It is important for businesses to be aware that their obligations under competition law can have significant implications for them as employers too. This is particularly relevant when a business is (i) setting wages and working conditions for new and existing employees and (ii) putting in place policies on staff recruitment and retention. Earlier this year the Competition and Market Authority (the CMA) published guidance titled “Avoid breaking competition law: Advice for employers”. In this article, we highlight the key points of the guidance for employers.
What should employers watch out for?
UK competition law seeks to ensure businesses do not use anti-competitive practices. The main types of anti-competitive behaviour prevalent in labour markets include:
- No-poaching agreements: When two or more businesses agree not to approach or hire each other’s employees (or not to do so without the other employer’s consent).
- Wage-fixing agreements: When two or more businesses agree to fix employees’ pay or other employee benefits. This includes agreeing the same wage rates or setting maximum caps on pay.
- Information sharing: When sensitive information about terms and conditions that a business offers to employees is shared between businesses. This can reduce competition between those in recruitment and retention.
The guidance warns that agreements or practices do not need to be in writing to be illegal. They might take the form of informal practices (gentleman’s agreements).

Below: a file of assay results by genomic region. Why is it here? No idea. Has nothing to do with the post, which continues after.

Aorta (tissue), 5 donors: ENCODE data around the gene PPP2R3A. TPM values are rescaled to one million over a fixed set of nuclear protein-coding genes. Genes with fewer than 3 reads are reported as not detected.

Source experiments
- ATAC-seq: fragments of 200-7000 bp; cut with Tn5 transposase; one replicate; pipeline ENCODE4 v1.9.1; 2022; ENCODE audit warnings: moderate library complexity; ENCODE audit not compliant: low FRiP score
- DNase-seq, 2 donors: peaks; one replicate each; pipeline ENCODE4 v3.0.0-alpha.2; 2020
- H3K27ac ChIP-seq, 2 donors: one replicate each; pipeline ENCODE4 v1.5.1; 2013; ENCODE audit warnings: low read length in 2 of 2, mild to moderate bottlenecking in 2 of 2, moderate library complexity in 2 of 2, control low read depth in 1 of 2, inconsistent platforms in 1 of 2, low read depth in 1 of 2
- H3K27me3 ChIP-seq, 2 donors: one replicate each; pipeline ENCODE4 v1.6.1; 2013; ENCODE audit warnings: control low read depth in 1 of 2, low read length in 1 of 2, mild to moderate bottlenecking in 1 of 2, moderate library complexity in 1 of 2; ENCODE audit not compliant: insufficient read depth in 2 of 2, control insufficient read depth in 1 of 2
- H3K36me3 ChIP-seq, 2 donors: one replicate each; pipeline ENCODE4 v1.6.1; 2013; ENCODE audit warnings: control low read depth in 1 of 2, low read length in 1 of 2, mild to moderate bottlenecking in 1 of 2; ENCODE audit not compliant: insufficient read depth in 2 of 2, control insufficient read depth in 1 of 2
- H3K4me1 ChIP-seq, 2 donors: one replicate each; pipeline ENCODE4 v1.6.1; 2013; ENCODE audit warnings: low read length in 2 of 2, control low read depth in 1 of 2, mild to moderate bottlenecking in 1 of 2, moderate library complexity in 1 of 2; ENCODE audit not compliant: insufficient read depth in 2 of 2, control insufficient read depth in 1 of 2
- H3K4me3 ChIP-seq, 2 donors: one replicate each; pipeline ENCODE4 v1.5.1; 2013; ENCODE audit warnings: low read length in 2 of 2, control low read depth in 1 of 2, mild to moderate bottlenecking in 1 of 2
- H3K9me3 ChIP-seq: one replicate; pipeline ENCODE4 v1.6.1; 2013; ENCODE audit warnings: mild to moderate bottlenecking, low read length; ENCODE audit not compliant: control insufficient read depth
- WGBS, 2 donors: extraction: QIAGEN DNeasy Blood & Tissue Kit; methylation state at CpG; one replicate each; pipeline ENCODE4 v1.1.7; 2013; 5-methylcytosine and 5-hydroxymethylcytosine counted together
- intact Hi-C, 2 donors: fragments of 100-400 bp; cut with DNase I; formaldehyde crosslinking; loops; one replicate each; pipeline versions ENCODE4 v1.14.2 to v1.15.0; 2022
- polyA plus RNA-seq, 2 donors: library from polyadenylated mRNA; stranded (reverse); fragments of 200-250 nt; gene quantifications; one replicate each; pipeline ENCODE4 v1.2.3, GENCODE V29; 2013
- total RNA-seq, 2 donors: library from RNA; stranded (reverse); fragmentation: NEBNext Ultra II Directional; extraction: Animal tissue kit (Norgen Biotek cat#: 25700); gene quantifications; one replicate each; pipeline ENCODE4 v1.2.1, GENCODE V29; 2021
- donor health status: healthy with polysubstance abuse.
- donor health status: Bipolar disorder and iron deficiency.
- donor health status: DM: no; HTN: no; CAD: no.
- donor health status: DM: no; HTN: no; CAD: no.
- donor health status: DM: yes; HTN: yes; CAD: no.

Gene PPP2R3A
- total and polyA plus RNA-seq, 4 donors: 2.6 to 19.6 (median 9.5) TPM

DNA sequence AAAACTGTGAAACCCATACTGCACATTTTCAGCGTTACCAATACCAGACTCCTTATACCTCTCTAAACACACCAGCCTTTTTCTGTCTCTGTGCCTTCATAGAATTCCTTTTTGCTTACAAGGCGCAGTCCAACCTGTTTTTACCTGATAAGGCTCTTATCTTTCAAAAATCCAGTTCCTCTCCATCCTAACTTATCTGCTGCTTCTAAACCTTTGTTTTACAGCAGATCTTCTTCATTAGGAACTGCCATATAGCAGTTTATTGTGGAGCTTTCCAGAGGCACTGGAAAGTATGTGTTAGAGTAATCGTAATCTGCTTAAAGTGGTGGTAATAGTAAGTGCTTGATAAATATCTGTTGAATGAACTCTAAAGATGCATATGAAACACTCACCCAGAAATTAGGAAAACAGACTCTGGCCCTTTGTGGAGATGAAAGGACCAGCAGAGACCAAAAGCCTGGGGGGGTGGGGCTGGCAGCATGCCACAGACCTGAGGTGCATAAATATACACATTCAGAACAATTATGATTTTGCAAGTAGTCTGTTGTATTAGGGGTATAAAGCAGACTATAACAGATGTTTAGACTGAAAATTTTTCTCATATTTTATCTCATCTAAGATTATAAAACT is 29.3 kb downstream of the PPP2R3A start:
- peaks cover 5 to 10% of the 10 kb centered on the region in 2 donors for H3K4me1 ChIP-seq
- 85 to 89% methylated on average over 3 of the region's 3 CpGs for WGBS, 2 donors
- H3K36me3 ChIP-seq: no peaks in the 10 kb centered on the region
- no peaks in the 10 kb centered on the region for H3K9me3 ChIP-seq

Illegal agreements or practices are not restricted to employees and can cover freelancers and contracted workers as well as permanent staff.
How do employers avoid breaking competition law?
The guidance issued by the CMA suggests that to avoid anti-competitive behaviours employers should ensure they:
- understand how competition law applies to no-poaching and wage-fixing agreements;
- train HR and recruitment staff on competition law and how it applies to agreements within recruitment;
- have internal reporting processes in place so staff can report no-poaching agreements or wage-fixing;
- do not agree with a competitor to fix wages;
- do not agree with a competitor to avoid approaching or hiring each other’s employees;
- do not share sensitive information about their pay arrangements, business or employees with a competitor; and
- have solid internal reporting processes in place, and that staff are aware how they can use them.
What happens if a company breaches competition law?
A business found to have breached competition law could be subject to significant financial penalties of up to 10% of their annual worldwide turnover. Individuals participating in illegal collusion can also face disqualification, significant personal fines and imprisonment. This disqualification can last up to 15 years.
Any anti-competitive behaviours should be reported to the CMA. Reports can be made by calling the CMA on 020 3738 6888 or emailing firstname.lastname@example.org. The CMA can investigate businesses if there are reasonable grounds to suspect competition law is being broken. If a business has entered into a no-poaching or wage-fixing agreement, it can apply to the CMA for leniency. Leniency can be given to a business which has participated in anti-competitive behaviours, provided certain conditions are met. If the business comes forward with information about the cartel in which it has been involved and the CMA considers the conditions are met, the CMA can give the business total or partial immunity from fines. Individuals can also receive immunity from prosecution if certain conditions are met. The leniency rules are there to encourage businesses to come forward about anti-competitive practices.